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Pro-Life State Legislators Preparing for Post-Roe Era

The Supreme Court, Glenn said, took the issue out of lawmakers’ hands with its Roe ruling and said, “We know better than state lawmakers. We know better than the American people. And we’re going to make this decision for you.”

“And I think the best thing that we can do right now is to say, ‘We won’t give up on this. You have not changed our minds,’” she said.

“If there is a bad outcome in this case, we will continue to be dedicated to passing state laws, to supporting women and families through pregnancy centers and through our churches, and [we] will not give up the fight. And I think that’s the best thing the court needs to hear – to know that they need to get out of this business because it’s not going away.”

Some states already have laws in place that would outlaw abortion if Roe were overturned. The Guttmacher Institute, a research organization aligned with the abortion-rights movement, estimates 26 states are sure or likely to prohibit abortion if the high court reverses Roe.

If the justices overrule Roe, AUL’s “number one goal is going to be working with states that have laws that are currently enjoined [by courts] to get those laws in effect,” Glenn said. “There’s no reason to pass a new law if you’ve got a great law on the books and you can finally enforce it.”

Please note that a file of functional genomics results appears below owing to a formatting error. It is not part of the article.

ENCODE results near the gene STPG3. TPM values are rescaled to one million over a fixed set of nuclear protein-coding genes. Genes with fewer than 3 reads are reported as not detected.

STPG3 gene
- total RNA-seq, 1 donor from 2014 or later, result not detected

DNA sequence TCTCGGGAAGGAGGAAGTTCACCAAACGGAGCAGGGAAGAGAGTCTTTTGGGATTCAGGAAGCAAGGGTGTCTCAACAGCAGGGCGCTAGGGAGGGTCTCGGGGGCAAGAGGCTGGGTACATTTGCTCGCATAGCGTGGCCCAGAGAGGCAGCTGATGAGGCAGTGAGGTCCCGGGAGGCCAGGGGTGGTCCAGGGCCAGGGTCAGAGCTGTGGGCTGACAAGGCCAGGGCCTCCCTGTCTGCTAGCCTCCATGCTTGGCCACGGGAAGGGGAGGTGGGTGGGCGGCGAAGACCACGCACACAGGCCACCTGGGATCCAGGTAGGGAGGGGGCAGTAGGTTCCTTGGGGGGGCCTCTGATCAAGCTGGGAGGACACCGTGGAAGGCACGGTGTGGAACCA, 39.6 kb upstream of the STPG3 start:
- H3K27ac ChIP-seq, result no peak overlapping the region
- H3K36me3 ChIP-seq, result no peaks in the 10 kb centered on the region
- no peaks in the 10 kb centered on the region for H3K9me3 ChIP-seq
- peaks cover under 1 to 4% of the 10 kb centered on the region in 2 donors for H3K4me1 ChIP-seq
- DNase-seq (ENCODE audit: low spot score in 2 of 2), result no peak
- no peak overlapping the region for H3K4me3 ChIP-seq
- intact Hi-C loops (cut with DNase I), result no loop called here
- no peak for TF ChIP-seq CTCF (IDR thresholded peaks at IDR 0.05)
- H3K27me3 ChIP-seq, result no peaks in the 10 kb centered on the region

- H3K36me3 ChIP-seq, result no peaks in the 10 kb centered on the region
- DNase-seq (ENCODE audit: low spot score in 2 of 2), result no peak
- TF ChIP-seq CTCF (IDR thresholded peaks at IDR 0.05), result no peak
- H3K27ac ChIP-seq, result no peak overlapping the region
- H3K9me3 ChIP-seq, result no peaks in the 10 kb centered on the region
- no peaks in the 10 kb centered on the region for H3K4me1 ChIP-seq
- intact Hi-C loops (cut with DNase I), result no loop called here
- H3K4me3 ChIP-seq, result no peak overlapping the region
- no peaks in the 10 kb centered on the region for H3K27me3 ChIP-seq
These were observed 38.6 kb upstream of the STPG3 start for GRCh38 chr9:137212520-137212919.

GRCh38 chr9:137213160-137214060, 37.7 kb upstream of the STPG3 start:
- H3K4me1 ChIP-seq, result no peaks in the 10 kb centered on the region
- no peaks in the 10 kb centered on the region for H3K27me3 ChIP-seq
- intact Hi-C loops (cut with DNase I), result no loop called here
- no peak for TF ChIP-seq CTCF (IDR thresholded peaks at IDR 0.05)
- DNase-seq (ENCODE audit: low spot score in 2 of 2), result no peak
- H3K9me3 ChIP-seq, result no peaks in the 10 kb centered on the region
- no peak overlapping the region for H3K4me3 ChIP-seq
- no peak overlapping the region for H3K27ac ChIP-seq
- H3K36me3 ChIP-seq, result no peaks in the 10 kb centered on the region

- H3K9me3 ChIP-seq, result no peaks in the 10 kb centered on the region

Pro-life lawmakers also are giving attention early in 2022 to the dispensing of drugs for chemical or medical abortions, Glenn said.

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In December, the U.S. Food and Drug Administration issued a permanent rule lifting the requirement a woman must appear in person to receive mifepristone, the first drug in a two-step process known as chemical or medical abortion. While mifepristone may still be dispensed in qualified health-care facilities, it also may be mailed or delivered to a woman by a certified pharmacy.

Many state legislators are opposed to the new rule, Glenn said. “[S]tates are saying, ‘If the FDA and the federal government [are] not going to have this in their rules, we’re going to pass this into state law.”

State lawmakers also are seeking to provide resources for women and families in the event the high court reverses Roe, Glenn said. If abortion becomes illegal, there “will still be women and families that need support,” she told BP. “So how can the government either get out of the way so that private charities, churches, pregnancy centers can really step up and help those women or how can the government partner with those groups to help facilitate the kinds of support that we know our neighbors are going to need.”